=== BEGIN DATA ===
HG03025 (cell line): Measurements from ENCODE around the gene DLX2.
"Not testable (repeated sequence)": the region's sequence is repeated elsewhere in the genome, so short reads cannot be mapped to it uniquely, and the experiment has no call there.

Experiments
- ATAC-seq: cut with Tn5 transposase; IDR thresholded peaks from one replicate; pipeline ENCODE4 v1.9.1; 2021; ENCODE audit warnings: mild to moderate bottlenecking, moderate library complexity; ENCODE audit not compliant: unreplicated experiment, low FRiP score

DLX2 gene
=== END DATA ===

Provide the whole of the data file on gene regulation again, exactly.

HG03025 (cell line): Measurements from ENCODE around the gene DLX2.
"Not testable (repeated sequence)": the region's sequence is repeated elsewhere in the genome, so short reads cannot be mapped to it uniquely, and the experiment has no call there.

Experiments
- ATAC-seq: cut with Tn5 transposase; IDR thresholded peaks from one replicate; pipeline ENCODE4 v1.9.1; 2021; ENCODE audit warnings: mild to moderate bottlenecking, moderate library complexity; ENCODE audit not compliant: unreplicated experiment, low FRiP score

DLX2 gene